In summary, one of the best arguments for selective coordination of emergency circuits appears in clause 700.27 of the 2005 NEC Handbook: “This requirement, new in the 2005 NEC, requires that all emergency system overcurrent devices be selectively coordinated with the overcurrent devices installed on their supply side. The term 'coordination' (selective), as defined in Article 100, indicates that a selectively coordinated system is one where the operation of the overcurrent protective scheme localizes an overcurrent condition to the circuit conductors or equipment in which an overload or fault (short circuit or ground fault) has occurred. Because the purpose of an emergency system is to provide power to essential life safety systems in a building or facility, a selectively coordinated overcurrent protection scheme that localizes and minimizes the extent of an interruption of power, due to the opening of a protective device, is a critical safety element. Continuity of operation of illumination for occupant evacuation or maintaining continuity of operation of essential safety equipment such as smoke-evacuation systems is necessary for occupant safety during a fire or other emergency. Simply put, an overcurrent event (overload, short circuit or ground fault) in a 20-amp branch circuit cannot cause the feeder protective device supplying the branch circuit panelboard to open. This coordination must be carried through each level of distribution that supplies power to the emergency system. Design and subsequent verification of electrical system coordination must be carried through each level of distribution that supplies power to the emergency system. Design and subsequent verification of electrical system coordination can be achieved only through a coordination study that entails detailed knowledge of electrical supply system fault current characteristics and a design that integrates overcurrent protective devices that react to overcurrent and interact with each other in such a manner that the objective of minimizing outages by localizing the overcurrent problem and isolating that part of the emergency system can be achieved.”

Note that the comment on 701.18 refers to the above discussion of 700.27.

James S. NasbySkokie, Ill.

Author Jim Degnam responds: I wish to thank Mr. Nasby for his interest in the article, as well as many others who have complimented its content. I acknowledge the correction regarding CMP No. 13's status on proposal 13-77 and the transposition of 27 and 18 after 700 and 701 in the code references (as noted in CSE's October Letters page). But to Mr. Nasby's specific points: First, I entirely support the NEC's position on emergency power systems prior to the 2005 addition of selective coordination. I don't believe that identifying the problems associated with implementing selective coordination can be extended to a position that says buildings shouldn't have emergency power systems.

Second, the most common emergency system in a building is egress lighting. Selective coordination begins at the branch circuit level, and egress lighting branch circuits are in operation every day.

To substantiate my claim that 99.9999% of today's systems are not selectively coordinated, one can evaluate commonplace selective coordination issues. A familiar example is a 20-amp circuit breaker with an upstream 225-amp circuit breaker, at either 120 or 277 volts. For example, on a 120/208-volt system the trip curves for 20- and 225-amp circuit breakers do not selectively coordinate for faults above 100 amps. On a 480/277-volt system, the trip curves for 20- and 225-amp circuit breakers do not selectively coordinate for faults above 500 amps. Therfore, if the fault current is above a level as modest as 1,000 amps, the time current curves show that these two pairs of circuit breakers will not selectively coordinate. The curves do not substantially change with manufacturer or commonly used varieties of molded-case circuit breakers. The curves are representative of every installation that relies on 15- or 20-amp circuit breakers and upstream circuit breakers rated 225 amps or less.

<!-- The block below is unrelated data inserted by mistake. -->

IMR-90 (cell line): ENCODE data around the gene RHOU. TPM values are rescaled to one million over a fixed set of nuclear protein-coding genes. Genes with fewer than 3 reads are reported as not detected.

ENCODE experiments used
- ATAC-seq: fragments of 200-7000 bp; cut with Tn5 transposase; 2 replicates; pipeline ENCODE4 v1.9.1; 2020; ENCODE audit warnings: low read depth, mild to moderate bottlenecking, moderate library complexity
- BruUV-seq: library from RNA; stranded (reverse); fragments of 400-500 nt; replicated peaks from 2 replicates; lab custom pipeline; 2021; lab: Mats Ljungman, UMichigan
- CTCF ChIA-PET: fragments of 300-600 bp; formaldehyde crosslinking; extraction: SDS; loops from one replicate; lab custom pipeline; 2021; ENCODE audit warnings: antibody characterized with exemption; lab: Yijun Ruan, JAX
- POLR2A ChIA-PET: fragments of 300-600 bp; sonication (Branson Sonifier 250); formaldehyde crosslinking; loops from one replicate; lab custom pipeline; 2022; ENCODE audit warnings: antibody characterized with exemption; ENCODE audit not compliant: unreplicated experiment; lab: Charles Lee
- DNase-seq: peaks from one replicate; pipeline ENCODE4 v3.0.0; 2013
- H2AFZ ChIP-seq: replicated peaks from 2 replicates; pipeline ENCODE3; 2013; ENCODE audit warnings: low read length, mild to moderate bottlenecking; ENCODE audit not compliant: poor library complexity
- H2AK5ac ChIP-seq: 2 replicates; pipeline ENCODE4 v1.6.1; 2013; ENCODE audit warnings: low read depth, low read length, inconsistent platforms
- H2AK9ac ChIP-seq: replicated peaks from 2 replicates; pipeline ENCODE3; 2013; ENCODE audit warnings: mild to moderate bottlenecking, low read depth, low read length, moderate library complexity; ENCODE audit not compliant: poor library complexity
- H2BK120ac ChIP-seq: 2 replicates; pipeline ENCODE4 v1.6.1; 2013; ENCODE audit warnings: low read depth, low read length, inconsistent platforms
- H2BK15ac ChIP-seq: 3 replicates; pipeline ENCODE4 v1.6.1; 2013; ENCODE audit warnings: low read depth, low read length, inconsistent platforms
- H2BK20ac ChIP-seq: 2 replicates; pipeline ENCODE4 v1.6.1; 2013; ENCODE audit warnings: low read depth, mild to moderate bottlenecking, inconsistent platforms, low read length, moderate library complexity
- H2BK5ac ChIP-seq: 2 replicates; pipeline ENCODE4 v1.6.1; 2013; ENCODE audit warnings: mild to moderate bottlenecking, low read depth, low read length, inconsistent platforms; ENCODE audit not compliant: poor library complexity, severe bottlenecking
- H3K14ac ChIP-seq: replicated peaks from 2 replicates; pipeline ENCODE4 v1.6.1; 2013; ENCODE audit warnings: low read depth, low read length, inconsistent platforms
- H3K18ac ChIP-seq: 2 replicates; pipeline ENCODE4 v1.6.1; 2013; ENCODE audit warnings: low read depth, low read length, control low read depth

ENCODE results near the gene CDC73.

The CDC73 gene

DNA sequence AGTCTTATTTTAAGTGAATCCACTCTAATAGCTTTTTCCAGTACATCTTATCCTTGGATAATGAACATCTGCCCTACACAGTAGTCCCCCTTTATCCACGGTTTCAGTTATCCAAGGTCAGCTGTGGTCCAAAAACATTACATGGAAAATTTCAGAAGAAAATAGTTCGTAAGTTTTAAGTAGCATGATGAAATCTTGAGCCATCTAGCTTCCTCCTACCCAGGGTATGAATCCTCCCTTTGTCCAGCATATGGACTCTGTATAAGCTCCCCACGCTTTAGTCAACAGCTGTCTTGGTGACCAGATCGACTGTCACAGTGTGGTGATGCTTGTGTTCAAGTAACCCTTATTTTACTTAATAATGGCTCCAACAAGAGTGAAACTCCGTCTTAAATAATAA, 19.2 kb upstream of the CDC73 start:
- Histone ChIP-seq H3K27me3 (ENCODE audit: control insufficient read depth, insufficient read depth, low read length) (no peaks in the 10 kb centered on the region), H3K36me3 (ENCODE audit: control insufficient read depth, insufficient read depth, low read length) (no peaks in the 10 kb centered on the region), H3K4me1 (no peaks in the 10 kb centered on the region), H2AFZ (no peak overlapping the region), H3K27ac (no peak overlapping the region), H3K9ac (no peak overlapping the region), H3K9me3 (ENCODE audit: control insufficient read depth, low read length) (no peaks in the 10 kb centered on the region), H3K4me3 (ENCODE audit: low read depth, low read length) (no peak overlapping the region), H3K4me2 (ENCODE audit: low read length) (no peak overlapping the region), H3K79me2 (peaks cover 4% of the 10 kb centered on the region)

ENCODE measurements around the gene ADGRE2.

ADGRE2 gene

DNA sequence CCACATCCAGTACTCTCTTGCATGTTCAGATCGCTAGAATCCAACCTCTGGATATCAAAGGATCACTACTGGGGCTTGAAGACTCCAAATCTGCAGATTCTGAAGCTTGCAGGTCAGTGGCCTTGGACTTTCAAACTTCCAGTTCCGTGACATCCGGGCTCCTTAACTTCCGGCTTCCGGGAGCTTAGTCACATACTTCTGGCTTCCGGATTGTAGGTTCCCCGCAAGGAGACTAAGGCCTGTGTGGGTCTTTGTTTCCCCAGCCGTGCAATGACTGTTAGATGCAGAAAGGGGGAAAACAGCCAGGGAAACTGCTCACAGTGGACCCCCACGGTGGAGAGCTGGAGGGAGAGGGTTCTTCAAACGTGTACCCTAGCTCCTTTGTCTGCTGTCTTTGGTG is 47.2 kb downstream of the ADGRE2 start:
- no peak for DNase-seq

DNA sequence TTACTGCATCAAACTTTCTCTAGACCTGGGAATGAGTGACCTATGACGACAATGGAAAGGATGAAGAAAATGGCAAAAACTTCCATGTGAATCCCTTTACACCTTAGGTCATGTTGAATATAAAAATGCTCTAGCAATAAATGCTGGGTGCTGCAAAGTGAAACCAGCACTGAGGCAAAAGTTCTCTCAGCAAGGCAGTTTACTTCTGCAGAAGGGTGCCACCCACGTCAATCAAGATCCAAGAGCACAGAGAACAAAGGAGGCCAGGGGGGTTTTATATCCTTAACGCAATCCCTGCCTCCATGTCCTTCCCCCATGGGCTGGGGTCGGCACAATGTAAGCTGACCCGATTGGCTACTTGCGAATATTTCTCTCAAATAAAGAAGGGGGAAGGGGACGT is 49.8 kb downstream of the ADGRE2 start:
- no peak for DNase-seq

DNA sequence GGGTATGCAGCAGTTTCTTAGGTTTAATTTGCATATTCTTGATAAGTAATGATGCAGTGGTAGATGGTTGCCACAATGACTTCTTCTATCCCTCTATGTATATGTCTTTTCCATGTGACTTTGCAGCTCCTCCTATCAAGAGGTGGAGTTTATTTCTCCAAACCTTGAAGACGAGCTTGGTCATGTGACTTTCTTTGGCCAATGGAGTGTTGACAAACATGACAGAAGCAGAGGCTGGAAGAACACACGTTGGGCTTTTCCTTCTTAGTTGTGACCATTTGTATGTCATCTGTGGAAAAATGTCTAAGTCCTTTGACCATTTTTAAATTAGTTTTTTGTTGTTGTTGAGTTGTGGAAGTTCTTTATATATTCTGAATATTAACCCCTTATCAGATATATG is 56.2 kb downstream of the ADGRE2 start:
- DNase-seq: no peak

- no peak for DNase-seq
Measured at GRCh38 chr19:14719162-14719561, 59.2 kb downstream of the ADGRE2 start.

It can be argued that using an egress lighting load of 0.1 watts per sq. ft, a 277-volt, 3-phase system with a 225-amp feeder can support the egress lighting load in a building with up to 1.2 million sq. ft. For a 120-volt system, the 225-amp breaker is representative of any building step-down transformer rated 75 kVA or less. The 225-amp breaker (or smaller) size with a downstream 20- or 15-amp circuit breaker also represents the electrical system of just about every U.S. residential abode.

Additional coordination studies reveal that whenever two molded-case circuit breakers are in series, the chances that they will not selectively coordinate are excellent. Furthermore, if any 20-amp circuit breaker is downstream of a fuse rated 225 amps or less, the system will not selectively coordinate.

At this point, the reader can argue the exact number of “9s” used in the percentage. Using the engineering data available, the systems that we live in every day are not selectively coordinated; yet when the branch breaker trips, we don't have a problem. Why? The most probable reason is that the point where the fault occurs has some resistance. Even a very small resistance, say 0.25 ohm, will limit the fault current to a value that is less than 1,000 amps. This results in operation of the downstream overcurrent protective device prior to the upstream device. If this was not valid, we would all have some negative experience with non-selectively coordinated systems, and the NEC would have been forced to address it a long time ago.

The point of the article is to indicate that the mandate for selective coordination has very little real-world justification if engineers, contractors and inspectors will encounter significant problems with implementing it.